Have you ever heard of the Aleppo Codex? Probably not. But I bet you know what it contains - the Old Testament. According to tradition, it's the oldest copy of the Hebrew Old Testament in the now-standard Masoretic text. I had the privilege of seeing it last year at this time at the Smithsonian Museum in Washington, D. C. While it may not sound like that big of a deal, trust me when I say it is. Whereas we have more than 5,500 Greek manuscripts that comprise the New Testament, we have less than 100 Hebrew manuscripts of the Old Testament. Any find related to that is significant.
That's what makes this story so significant. Mr. Sam Sabbagh has had in his possession since 1947 a page from the Aleppo Codex (here's a link to the full story). Eight centimeters square, it contains a citation from Exodus 8. This is it in the picture. Mr. Sabbaugh said he rescued it from the Aleppo Synagogue when it was burning down. We know it did burn about that same time, so it's plausible. Why now? Where has it been? Mr Sabbaugh kept it with him for the last 60 years, sort of as a good luck charm. He moved it with him when he left Israel and had it with him when he emigrated to the U.S. to live in Brooklyn. So why is he surrendering it? Mr Sabbaugh passed away recently so he's no longer in need of it.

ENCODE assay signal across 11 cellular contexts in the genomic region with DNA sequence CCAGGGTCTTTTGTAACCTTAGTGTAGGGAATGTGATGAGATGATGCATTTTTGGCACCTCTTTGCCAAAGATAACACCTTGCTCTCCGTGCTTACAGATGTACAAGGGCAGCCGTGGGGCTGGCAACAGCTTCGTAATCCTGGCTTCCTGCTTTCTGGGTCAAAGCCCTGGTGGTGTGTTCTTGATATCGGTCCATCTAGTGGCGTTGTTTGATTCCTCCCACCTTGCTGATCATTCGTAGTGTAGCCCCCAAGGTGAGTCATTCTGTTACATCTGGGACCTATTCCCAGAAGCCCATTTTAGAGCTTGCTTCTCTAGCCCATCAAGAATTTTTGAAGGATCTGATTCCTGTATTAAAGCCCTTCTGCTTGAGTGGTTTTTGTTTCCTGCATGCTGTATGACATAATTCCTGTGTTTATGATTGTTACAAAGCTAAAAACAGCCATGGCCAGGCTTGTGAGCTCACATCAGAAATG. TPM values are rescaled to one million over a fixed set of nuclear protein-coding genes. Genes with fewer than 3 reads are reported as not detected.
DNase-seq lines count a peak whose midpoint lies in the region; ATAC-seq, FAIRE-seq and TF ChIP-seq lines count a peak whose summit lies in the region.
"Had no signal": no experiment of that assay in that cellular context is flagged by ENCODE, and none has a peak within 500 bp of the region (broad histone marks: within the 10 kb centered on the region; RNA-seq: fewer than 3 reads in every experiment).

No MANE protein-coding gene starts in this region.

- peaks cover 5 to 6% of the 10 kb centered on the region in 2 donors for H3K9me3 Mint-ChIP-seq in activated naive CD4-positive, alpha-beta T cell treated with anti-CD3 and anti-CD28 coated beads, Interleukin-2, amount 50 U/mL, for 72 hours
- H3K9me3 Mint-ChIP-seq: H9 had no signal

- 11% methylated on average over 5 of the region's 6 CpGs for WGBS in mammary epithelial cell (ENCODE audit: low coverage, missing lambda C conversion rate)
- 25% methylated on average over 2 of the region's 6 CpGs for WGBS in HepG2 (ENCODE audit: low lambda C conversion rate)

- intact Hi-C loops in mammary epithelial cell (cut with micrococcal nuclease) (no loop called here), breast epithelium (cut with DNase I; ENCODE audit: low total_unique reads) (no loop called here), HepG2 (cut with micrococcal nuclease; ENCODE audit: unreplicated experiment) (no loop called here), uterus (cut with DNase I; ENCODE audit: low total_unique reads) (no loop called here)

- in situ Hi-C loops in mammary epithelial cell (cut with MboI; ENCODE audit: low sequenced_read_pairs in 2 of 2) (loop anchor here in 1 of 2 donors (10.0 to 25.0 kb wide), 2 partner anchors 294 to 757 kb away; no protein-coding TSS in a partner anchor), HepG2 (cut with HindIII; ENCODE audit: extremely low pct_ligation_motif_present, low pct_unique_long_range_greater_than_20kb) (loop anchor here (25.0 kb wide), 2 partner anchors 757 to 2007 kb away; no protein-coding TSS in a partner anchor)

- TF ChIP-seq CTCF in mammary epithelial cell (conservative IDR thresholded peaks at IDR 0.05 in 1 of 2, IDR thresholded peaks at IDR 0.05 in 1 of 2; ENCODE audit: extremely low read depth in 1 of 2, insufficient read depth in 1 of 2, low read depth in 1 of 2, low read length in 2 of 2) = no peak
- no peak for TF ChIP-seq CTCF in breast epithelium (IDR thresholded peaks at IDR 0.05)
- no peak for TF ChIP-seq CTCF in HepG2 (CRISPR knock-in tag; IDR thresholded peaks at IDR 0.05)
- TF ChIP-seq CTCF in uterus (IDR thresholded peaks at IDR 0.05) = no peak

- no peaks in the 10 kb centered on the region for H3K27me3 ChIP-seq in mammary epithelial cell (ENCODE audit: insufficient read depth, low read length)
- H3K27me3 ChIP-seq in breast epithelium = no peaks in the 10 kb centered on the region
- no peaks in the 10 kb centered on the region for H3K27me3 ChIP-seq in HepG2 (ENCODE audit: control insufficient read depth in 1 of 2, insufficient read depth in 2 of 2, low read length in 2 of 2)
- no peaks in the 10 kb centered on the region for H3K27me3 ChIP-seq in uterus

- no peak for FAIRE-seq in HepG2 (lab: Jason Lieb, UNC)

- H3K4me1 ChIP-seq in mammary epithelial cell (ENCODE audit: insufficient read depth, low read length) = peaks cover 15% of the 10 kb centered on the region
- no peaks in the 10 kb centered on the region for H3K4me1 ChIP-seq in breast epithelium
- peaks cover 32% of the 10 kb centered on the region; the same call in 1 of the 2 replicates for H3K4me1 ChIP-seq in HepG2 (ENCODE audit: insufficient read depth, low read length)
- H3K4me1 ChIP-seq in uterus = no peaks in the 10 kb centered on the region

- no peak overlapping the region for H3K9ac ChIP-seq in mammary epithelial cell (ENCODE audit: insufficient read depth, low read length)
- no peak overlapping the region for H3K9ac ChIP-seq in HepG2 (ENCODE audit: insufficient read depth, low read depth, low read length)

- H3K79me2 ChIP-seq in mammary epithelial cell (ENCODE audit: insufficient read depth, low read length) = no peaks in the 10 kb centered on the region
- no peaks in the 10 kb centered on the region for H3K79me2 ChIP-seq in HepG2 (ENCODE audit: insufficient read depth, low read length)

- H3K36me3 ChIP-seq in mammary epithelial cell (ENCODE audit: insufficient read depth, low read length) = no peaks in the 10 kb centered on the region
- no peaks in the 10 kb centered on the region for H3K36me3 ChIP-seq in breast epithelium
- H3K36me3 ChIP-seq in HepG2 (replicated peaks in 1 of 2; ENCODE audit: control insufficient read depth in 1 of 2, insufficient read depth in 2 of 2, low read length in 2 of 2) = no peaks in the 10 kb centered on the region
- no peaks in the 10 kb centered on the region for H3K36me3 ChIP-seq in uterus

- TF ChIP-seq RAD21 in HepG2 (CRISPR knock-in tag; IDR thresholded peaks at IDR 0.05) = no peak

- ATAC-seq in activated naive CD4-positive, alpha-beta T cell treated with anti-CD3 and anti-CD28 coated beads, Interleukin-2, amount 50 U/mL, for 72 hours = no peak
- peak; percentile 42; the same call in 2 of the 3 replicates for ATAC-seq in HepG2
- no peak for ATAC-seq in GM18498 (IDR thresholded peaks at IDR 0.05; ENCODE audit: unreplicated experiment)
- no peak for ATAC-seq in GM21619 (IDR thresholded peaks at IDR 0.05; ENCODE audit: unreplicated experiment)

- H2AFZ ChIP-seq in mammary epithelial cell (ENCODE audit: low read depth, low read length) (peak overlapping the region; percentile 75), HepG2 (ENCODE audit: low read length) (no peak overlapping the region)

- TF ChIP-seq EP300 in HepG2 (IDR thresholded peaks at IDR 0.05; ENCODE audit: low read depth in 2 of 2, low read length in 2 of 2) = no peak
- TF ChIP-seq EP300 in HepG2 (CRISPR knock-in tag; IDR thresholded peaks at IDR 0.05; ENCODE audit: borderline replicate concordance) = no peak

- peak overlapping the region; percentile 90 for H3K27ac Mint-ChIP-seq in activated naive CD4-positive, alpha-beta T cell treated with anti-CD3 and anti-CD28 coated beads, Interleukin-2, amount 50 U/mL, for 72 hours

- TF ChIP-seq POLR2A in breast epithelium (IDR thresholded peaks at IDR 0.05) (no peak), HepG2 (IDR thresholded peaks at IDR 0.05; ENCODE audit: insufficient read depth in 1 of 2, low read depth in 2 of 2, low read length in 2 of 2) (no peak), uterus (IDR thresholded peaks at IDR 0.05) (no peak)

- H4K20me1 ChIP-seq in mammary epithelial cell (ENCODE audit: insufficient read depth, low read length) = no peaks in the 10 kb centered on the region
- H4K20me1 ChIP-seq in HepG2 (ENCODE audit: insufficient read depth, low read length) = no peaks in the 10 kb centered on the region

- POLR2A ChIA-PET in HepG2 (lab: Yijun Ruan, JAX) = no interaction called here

Stories like Mr Sabbaugh's make Indiana Jones look pretty tame, don't they?